VISTAS Online is an innovative publication produced for ACA by Dr. Garry R. Walz and Dr. Jeanne C. Bleuer of Counseling Outfitters, LLC. Its purpose is to provide a means of capturing the ideas, information and experiences generated by the annual ACA Conference and selected ACA Division Conferences. Papers on a program or practice that has been validated through research or experience may also be submitted. This digital collection of peer-reviewed articles is authored by counselors, for counselors. VISTAS Online contains the full text of over 900 proprietary counseling articles published from 2004 to 2017.
Transgender Public Clocking: Why Do We Stare?
Joy R. Fox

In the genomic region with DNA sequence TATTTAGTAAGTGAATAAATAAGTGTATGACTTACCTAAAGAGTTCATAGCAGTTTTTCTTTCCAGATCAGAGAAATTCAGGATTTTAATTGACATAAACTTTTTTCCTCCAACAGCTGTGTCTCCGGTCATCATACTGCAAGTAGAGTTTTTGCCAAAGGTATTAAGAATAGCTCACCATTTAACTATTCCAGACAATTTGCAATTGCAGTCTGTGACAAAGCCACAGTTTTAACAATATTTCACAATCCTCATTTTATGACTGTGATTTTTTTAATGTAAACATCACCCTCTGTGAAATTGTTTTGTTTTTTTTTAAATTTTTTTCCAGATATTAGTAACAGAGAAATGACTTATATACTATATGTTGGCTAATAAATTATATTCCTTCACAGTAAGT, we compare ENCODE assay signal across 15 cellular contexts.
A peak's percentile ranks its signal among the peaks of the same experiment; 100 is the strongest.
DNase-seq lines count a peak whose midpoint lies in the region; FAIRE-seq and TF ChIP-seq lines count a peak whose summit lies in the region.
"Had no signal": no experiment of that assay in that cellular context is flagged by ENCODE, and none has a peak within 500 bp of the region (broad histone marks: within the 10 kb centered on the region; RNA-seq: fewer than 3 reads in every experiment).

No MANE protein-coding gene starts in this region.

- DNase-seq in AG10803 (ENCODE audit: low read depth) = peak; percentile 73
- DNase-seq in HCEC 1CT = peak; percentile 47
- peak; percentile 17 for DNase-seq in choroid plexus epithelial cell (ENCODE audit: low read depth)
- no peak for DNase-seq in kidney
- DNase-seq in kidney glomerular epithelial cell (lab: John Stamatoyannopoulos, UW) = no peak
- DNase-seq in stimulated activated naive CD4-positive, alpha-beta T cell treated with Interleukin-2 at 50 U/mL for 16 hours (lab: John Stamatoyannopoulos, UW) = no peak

We have been shaped by our Western cultural view of gender as binary, a distinct classification of male and female (Ettner, 1996). As part of our culturally influenced core belief system, gender is mentally attributed to each person we meet within the first seconds of each encounter (Lippa, 1978). The perception of a variance, such as a slightly recognizable genetic male presenting in a feminine gender/clothing choice, activates an internal alarm response. This leads to a double take and staring or public clocking of the transgendered person (Eyre, de Guzman, Donovan, & Boissiere, 2004). In this context, transgender is employed as an umbrella term that is inclusive of the continuum of gender expression/identity from postoperative transsexuals to the occasional crossdresser. Public clocking refers to a transperson being identified as presenting an incongruent or confusing public gender package, one not easily identified as male or female (Eyre et al.).